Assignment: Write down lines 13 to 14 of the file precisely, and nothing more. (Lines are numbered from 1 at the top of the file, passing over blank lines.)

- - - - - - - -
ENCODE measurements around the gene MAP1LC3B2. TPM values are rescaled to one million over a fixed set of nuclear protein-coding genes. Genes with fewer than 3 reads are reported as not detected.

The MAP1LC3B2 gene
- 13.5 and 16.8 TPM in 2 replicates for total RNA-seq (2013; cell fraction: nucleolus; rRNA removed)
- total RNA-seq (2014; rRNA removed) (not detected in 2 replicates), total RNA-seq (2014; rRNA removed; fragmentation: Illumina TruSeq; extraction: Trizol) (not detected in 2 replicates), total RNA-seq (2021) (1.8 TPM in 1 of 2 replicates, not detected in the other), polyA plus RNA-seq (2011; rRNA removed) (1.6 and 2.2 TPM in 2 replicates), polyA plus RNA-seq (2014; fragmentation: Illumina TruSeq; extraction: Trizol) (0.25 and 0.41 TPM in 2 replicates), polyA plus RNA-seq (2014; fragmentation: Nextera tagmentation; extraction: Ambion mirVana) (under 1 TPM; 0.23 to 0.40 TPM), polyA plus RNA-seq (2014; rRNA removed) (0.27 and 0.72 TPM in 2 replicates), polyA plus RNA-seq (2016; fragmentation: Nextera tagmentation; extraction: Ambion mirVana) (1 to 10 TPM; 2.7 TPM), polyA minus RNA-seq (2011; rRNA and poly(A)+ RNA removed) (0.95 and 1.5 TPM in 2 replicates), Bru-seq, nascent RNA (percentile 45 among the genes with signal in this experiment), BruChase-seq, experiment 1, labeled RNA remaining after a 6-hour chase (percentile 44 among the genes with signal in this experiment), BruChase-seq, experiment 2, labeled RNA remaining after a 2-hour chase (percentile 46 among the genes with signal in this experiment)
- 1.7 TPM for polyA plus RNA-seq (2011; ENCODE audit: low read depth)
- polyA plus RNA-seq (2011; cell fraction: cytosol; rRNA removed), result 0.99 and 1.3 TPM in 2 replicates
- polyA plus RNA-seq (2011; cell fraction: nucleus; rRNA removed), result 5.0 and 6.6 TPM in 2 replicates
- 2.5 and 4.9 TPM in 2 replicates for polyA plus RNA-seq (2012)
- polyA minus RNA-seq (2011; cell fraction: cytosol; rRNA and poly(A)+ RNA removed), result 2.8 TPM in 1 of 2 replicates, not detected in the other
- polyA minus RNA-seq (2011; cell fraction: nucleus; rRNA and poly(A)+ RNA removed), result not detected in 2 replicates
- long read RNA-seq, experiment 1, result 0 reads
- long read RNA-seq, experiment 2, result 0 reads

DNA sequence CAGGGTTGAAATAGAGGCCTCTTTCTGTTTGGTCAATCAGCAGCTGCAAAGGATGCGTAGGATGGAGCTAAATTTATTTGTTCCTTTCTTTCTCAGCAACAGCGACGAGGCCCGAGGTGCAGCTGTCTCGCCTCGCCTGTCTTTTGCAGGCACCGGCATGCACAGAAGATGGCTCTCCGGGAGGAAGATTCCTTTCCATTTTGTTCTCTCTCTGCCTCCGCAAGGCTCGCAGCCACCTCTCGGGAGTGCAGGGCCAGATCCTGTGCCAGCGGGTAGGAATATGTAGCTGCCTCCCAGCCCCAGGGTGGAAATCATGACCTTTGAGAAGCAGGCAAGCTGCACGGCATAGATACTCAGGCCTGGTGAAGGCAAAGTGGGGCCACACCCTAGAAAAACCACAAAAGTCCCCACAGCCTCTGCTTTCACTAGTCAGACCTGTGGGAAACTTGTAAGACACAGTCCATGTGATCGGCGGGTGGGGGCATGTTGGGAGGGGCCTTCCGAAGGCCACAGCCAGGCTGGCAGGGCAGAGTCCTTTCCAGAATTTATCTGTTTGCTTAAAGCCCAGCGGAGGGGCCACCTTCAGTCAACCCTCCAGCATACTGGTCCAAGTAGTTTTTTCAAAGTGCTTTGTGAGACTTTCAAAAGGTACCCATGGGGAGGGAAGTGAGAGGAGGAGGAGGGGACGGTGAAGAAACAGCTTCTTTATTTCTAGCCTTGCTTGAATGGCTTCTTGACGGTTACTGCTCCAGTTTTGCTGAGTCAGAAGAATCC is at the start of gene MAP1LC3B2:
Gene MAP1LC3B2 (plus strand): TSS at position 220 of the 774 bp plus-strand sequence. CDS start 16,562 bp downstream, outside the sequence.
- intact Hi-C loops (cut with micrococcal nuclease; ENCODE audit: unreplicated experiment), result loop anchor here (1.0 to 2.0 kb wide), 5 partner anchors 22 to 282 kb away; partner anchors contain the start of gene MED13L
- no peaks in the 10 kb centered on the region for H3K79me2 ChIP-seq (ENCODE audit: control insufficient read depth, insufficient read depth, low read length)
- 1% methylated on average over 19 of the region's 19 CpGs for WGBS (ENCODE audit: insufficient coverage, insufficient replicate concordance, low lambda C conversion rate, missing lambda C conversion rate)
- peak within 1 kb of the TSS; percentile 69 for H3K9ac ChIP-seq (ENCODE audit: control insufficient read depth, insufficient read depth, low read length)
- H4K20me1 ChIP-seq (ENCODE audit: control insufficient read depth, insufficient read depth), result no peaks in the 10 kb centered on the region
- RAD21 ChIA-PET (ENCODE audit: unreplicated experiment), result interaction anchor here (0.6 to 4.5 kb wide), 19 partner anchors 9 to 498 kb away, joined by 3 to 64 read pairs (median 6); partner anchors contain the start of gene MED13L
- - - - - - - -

DNA sequence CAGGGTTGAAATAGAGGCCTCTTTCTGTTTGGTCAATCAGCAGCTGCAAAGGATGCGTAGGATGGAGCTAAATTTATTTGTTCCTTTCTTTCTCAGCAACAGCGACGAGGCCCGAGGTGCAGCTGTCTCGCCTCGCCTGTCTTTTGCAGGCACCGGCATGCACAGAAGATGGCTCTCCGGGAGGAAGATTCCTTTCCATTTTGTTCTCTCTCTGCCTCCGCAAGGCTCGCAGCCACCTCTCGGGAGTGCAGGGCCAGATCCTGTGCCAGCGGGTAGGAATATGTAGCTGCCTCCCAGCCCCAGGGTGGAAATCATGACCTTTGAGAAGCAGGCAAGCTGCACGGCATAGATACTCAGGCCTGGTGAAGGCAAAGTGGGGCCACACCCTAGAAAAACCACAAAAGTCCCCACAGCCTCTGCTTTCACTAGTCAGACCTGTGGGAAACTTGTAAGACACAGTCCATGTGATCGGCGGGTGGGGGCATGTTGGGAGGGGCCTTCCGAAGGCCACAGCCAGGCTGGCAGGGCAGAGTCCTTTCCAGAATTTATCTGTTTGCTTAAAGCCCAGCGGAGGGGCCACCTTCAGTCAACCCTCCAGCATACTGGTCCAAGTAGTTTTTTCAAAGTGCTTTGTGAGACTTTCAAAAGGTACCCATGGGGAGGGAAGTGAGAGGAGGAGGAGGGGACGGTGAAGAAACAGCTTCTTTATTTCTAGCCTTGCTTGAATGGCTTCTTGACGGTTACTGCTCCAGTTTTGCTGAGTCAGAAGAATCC is at the start of gene MAP1LC3B2:
Gene MAP1LC3B2 (plus strand): TSS at position 220 of the 774 bp plus-strand sequence. CDS start 16,562 bp downstream, outside the sequence.